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Has Pompeo sounded out the bugle on a Cold War with China

US Secretary of State, Mike Pompeo’s address on Monday contained a fistful of messages with historic overtones, spelling out that the era of a full blown new Cold War with Beijing had arrived.

Nearly five decades after Beijing and Washington had anchored a de facto special relationship following President Richard Nixon’s famous visit to the Chinese capital in 1972, the Trump administration, through Pompeo’s address, has, apparently, read out the sunset clause.

In no uncertain terms, the Teflon-coated secretary of state made it plain to the mandarins in Beijing, that Washington will contest and use formidable force, if required, in case China unlawfully tried to seize the copious resources of the South China Sea (SCS), or control the global arteries of trade that flow through these waters.

A part of the Pacific Ocean, the South China Sea encompasses an area from Malacca and Karimata straits, to the Taiwan straits, through which $3 trillion in trade passes each year. The SCS is home to lucrative reserves of fisheries—crucial for the food security of southeast Asia. Besides, the seabed of the SCS is known to possess massive oil and gas reserves.

After years of hesitation, Pompeo signaled that Washington was now ready for a full blown active containment of China by standing by its Asean allies, who are in China’s crosshairs.

In his speech, the top US diplomat, rejected all SCS claims by China, covered by the so-called nine dash line—an imaginary line whose locus is so vast, that it rejects rival claims of the Philippines, Vietnam, Malaysia, Indonesia Brunei and Taiwan. “Today we are strengthening US policy in a vital, contentious part of that region—the South China Sea. We are making clear… Beijing’s claims to offshore resources across most of the South China Sea are completely unlawful, as is its campaign of bullying to control them,” he observed.

Pompeo’s message was especially timely as many in Asean had become victims of Beijing’s recent muscle flexing in the SCS. On April 3, China had sunk a Vietnamese fishing boat. It has also interfered with the work of a Malaysian exploration vessel, and dispatched Chinese boats in Indonesia’s exclusive economic zone.

Washington’s morale boosting assertions was reinforced by the show of flag. Two nuclear powered US aircraft carriers—USS Nimitz and USS Ronald Reagan are operating in the SCS. These super carriers, with 120 fighter jets on board are exercising near Paracel Islands off the Vietnam coast and north of Chinese nuclear submarine base at Hainan Islands, openly challenging the unproven heft of PLA Navy.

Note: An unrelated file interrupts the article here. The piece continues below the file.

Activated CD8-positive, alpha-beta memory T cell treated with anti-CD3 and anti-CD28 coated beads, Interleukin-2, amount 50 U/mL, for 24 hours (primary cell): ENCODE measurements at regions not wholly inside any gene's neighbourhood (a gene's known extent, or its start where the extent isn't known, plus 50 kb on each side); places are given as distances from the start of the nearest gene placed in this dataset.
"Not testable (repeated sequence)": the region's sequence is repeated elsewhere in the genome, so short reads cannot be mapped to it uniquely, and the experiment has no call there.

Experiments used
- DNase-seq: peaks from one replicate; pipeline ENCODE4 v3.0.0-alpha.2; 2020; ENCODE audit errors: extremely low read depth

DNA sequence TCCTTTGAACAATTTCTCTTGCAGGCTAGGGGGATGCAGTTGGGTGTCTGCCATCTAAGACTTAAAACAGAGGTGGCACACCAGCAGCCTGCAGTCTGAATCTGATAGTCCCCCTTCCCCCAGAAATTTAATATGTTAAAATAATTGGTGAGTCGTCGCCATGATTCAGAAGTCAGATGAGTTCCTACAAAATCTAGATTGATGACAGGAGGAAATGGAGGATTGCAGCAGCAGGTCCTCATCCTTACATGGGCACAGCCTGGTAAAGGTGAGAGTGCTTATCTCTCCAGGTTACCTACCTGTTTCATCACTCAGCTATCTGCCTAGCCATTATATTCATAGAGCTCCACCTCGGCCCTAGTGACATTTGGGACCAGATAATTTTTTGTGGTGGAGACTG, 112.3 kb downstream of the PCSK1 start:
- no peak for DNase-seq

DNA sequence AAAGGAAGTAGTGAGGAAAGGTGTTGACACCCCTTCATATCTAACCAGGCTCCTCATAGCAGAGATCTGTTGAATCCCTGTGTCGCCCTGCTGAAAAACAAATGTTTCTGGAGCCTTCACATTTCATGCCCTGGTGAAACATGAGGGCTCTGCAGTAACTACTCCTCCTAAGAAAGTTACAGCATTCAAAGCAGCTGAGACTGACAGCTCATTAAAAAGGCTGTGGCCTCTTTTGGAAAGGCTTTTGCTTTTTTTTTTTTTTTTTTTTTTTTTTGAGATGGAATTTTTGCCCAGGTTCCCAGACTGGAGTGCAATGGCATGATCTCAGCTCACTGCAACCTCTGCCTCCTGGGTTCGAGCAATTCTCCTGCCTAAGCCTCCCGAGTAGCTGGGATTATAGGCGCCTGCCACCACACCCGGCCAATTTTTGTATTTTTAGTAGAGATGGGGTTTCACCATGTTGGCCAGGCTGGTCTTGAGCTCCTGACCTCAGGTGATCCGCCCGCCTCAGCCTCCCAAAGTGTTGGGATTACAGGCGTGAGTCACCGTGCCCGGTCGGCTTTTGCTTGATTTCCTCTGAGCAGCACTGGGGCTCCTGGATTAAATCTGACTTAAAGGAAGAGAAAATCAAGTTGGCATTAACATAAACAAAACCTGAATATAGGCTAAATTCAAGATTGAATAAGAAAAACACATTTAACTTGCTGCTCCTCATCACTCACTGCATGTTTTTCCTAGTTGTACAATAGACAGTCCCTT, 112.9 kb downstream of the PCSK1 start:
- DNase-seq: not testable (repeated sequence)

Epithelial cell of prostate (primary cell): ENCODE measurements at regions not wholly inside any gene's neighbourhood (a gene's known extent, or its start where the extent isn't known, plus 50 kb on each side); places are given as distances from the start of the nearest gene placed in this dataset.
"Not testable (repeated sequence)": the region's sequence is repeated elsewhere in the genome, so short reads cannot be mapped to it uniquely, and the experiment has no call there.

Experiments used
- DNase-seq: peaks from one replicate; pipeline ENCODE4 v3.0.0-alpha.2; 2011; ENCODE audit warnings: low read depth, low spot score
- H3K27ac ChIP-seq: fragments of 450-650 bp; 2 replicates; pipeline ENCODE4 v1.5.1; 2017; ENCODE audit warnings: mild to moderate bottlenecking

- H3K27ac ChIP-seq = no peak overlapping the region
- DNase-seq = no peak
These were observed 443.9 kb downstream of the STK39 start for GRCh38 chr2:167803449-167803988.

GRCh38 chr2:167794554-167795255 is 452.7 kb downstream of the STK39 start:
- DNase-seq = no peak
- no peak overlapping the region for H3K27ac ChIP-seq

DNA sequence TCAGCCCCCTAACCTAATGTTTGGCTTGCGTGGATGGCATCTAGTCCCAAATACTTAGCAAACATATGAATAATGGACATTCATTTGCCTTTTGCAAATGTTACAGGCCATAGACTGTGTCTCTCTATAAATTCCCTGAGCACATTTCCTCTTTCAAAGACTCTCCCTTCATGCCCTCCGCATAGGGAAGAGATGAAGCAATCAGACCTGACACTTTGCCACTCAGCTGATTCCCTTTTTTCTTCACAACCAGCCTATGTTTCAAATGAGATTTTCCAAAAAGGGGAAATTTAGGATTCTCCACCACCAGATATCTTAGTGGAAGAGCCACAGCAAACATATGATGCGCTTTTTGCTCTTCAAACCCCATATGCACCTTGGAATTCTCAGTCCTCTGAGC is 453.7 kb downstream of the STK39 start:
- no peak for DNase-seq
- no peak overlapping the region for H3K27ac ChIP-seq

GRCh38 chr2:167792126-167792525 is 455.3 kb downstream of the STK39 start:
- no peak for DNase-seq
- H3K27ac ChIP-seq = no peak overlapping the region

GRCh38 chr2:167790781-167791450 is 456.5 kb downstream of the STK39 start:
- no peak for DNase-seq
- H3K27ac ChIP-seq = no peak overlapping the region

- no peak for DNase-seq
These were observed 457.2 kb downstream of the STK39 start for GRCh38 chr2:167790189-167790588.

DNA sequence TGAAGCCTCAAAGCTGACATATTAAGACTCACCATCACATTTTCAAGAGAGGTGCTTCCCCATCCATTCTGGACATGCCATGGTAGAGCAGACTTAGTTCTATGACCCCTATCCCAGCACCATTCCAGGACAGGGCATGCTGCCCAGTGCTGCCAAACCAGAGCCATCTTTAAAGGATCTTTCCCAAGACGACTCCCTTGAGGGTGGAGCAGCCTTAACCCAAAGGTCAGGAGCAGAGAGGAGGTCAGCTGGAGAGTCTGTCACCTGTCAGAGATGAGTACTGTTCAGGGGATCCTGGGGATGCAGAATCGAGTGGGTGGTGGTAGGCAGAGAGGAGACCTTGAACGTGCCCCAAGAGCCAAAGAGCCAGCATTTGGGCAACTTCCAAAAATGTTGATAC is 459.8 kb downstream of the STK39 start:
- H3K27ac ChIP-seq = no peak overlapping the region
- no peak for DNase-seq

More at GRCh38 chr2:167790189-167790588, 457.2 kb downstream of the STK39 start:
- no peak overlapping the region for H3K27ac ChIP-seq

Washington’s force projection in the SCS on China’s doorstep in support of its allies and partners, complements an extensive network of deployments in the West Pacific, potentially encircling China, especially along the “three island chains”.

After the emergence of the People’s Republic of China in 1949 and the onset of the Cold War, John Foster Dulles, a former secretary of state, developed the 'island chain strategy' of besieging China and the former Soviet Union from the sea.

Dulles’ doctrine, aired during the heat of the Korean War in the fifties, had three layers. Of the three island chains, the 'first island chain' was the most important. The lengthy network started from Kamchatka peninsula in Russia’s far east and weaved its way into Japan. Then, from the southernmost part of the Japanese mainland, it passed through Okinawa, a part of a larger Ryukyu island chain which ended with Taiwan. From Taiwan, the 'first island chain' headed towards the Philippines and the island of Borneo, before looping towards the tip of the Malay Peninsula.

Pompeo’s speech contained two other messages directed both at China and Washington’s regional allies. Reinforced by the presence of the two carriers, the Trump administration made it explicit that it had enormous political will to stand by its allies in the Indo-Pacific, including those in Asean, as well as South Korea and Japan. This was vital to counter the motivated refrain, that the Trump administration, keen to wind up US involvement in external conflicts, had no stomach for overseas military engagements.

Finally, Pompeo made it abundantly clear that international law anchored in a modern Law of the Sea takes precedence over "historical” claims—the grounds which peg most of China’s claims in the South China Sea.

Unsurprisingly, Pompeo made several references to the Arbitration Tribunal at Hague, which had rejected China’s SCS claims on July 12, 2016, by repeatedly citing the salience of the United Nations Convention for the Law of the Sea.

His speech, where he cited China’s “predatory” world view which has no place in the 21st century, resonates with Prime Minister Narendra Modi's observation in his July 3 Ladakh speech that there was no space for expansionist regimes on the globe. On the Ladakh stand-off, Pompeo had earlier accused China of taking “incredibly aggressive action,” which should not be seen in isolation but, rather in a larger context of the Communist Party of China pursuing an increasingly “revisionist” stance with its neighbors across geographies..